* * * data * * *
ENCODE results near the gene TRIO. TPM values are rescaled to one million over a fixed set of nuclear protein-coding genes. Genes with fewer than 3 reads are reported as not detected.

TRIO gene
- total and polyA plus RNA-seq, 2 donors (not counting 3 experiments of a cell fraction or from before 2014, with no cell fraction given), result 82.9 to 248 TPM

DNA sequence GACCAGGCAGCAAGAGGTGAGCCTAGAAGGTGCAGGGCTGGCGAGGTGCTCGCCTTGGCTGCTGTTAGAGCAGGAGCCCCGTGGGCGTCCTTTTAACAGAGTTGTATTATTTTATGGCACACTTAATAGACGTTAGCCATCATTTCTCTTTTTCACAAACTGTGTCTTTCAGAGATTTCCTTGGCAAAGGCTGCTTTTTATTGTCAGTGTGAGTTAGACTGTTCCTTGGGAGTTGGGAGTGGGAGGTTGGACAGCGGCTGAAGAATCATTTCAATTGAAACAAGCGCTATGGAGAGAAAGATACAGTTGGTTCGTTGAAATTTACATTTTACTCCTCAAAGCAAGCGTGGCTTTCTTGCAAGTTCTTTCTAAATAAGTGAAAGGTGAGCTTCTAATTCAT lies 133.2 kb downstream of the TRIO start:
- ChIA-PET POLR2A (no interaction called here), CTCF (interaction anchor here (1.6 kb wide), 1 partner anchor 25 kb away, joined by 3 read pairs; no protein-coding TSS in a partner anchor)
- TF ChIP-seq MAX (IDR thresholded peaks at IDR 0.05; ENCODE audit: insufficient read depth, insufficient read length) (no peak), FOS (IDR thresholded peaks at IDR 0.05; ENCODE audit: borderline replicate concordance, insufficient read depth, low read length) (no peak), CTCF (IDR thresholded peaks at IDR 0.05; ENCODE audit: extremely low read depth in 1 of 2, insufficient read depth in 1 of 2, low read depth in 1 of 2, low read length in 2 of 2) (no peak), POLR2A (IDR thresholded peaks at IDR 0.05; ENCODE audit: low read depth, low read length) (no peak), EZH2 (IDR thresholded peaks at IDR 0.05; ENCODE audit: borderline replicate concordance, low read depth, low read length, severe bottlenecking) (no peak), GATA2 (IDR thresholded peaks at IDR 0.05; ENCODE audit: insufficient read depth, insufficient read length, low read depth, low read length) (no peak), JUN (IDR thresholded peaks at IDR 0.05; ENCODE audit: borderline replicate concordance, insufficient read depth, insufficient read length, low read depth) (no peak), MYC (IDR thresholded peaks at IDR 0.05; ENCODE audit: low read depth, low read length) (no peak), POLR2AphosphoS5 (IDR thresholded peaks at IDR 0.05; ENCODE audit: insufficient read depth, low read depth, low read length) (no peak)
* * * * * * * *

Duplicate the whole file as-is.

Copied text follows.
ENCODE results near the gene TRIO. TPM values are rescaled to one million over a fixed set of nuclear protein-coding genes. Genes with fewer than 3 reads are reported as not detected.

TRIO gene
- total and polyA plus RNA-seq, 2 donors (not counting 3 experiments of a cell fraction or from before 2014, with no cell fraction given), result 82.9 to 248 TPM

DNA sequence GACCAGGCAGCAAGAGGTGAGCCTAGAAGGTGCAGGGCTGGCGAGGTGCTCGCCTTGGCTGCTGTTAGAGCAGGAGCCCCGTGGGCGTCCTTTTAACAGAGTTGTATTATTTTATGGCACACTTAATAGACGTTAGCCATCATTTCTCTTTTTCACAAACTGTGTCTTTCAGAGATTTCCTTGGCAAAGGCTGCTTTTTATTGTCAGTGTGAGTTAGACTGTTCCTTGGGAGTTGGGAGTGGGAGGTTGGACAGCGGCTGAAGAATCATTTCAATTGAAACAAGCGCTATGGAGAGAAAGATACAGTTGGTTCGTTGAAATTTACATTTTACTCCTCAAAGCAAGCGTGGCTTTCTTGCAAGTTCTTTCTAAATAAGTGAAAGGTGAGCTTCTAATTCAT lies 133.2 kb downstream of the TRIO start:
- ChIA-PET POLR2A (no interaction called here), CTCF (interaction anchor here (1.6 kb wide), 1 partner anchor 25 kb away, joined by 3 read pairs; no protein-coding TSS in a partner anchor)
- TF ChIP-seq MAX (IDR thresholded peaks at IDR 0.05; ENCODE audit: insufficient read depth, insufficient read length) (no peak), FOS (IDR thresholded peaks at IDR 0.05; ENCODE audit: borderline replicate concordance, insufficient read depth, low read length) (no peak), CTCF (IDR thresholded peaks at IDR 0.05; ENCODE audit: extremely low read depth in 1 of 2, insufficient read depth in 1 of 2, low read depth in 1 of 2, low read length in 2 of 2) (no peak), POLR2A (IDR thresholded peaks at IDR 0.05; ENCODE audit: low read depth, low read length) (no peak), EZH2 (IDR thresholded peaks at IDR 0.05; ENCODE audit: borderline replicate concordance, low read depth, low read length, severe bottlenecking) (no peak), GATA2 (IDR thresholded peaks at IDR 0.05; ENCODE audit: insufficient read depth, insufficient read length, low read depth, low read length) (no peak), JUN (IDR thresholded peaks at IDR 0.05; ENCODE audit: borderline replicate concordance, insufficient read depth, insufficient read length, low read depth) (no peak), MYC (IDR thresholded peaks at IDR 0.05; ENCODE audit: low read depth, low read length) (no peak), POLR2AphosphoS5 (IDR thresholded peaks at IDR 0.05; ENCODE audit: insufficient read depth, low read depth, low read length) (no peak)